The FASAB has asked
that the United States government start including future Medicare and
Social Security liabilities in current budget deficit figures:
the Federal Accounting Standards Advisory Board released a proposal in
which the government would have to account for the cost of future
Social Security payments year by year as people build up entitlements.
Seen in advance of its release by the Financial Times, the switch in
accounting practices would be an international accounting anomaly, as
most other governments treat social insurance as a political commitment
to pay future benefits rather than a financial liability, the newspaper
The FASAB is made up of six independent members who support the
proposal and three opposing members from the U.S. Treasury, the White
House Office of Management and Budget and the Government Accountability
I support this change despite the fact it may result in what I consider bad outcomes (e.g. big tax increases) as the magnitude of future liabilities become clear. Tyler Cowen also argues it may make these programs harder to scale back, since it shifts the future payments from a political promise to a financial commitment. But just like free speech, one has to be consistent in one's support for transparency.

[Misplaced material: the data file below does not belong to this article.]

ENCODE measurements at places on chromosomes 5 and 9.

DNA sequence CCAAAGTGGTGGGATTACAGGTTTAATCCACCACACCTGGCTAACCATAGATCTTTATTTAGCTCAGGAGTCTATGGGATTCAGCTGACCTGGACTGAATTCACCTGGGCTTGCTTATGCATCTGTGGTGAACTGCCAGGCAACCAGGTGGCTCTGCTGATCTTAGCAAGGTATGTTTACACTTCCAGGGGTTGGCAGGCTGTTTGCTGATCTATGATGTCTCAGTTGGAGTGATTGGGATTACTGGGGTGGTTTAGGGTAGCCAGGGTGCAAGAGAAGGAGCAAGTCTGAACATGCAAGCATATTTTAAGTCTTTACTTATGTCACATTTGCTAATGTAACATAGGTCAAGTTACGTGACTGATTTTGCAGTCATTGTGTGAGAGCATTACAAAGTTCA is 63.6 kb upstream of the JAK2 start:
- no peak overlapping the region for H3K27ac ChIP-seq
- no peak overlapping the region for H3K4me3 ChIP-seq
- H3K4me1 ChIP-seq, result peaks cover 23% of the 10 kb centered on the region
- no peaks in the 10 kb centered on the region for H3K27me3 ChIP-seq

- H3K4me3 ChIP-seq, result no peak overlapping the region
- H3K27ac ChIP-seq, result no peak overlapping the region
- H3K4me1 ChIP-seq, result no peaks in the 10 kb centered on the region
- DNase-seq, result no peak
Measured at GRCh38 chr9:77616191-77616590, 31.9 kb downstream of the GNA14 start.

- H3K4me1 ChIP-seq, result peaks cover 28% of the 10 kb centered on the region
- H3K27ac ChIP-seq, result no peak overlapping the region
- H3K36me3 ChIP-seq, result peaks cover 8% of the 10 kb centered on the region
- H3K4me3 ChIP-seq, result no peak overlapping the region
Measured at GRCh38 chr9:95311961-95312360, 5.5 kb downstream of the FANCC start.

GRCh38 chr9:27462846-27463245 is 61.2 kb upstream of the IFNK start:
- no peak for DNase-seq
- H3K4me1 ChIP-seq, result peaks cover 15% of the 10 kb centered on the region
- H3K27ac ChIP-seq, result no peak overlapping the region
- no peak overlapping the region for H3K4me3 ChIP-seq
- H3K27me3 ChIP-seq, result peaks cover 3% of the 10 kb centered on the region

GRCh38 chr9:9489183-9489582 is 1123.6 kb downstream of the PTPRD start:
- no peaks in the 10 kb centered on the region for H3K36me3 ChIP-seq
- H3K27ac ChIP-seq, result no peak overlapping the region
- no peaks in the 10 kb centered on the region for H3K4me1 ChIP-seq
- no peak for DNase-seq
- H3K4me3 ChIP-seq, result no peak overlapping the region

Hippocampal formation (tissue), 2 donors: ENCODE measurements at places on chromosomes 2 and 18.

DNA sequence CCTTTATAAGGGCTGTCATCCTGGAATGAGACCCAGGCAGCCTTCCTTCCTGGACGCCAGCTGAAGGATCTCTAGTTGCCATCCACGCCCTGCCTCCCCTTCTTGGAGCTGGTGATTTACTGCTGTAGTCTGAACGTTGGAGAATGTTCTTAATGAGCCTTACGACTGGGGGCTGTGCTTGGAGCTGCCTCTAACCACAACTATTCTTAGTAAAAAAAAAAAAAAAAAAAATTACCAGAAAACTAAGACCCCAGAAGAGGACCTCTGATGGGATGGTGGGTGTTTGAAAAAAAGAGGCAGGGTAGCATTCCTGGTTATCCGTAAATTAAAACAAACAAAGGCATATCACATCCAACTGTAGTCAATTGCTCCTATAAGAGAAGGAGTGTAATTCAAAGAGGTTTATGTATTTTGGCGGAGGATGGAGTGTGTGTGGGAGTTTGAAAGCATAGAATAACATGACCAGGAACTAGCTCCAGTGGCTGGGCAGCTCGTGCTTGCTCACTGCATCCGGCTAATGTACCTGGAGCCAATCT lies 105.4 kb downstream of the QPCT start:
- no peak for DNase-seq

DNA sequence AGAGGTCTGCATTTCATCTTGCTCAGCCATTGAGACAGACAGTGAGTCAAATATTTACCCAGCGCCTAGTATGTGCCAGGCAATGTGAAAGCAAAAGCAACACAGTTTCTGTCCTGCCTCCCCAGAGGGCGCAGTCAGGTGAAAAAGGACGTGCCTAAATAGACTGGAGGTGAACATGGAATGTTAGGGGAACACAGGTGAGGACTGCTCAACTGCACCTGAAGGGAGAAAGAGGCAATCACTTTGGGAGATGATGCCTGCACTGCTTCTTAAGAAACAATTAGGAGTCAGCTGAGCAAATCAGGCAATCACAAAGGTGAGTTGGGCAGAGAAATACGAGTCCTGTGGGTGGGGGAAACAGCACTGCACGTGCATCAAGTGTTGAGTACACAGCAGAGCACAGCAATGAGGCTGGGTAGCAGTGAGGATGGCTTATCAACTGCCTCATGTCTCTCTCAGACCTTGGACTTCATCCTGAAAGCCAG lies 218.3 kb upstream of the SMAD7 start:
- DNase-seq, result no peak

If this all seems arcane to you, let me give you some perspective. Today, Jeff Skilling was given over 30 years in jail for various accounting-related frauds, supposedly hiding losses and liabilities from shareholders's view. But what Skilling was convicted of doing were minor, subtle accounting tricks involving penny-ante sums of money compared to the egregious games Congress plays with accounting for the federal government's future liabilities. Skilling was accused, for example, of booking future liabilities in certain joint ventures where they were hard to find; the feds, in contrast, do not book future liabilities at all.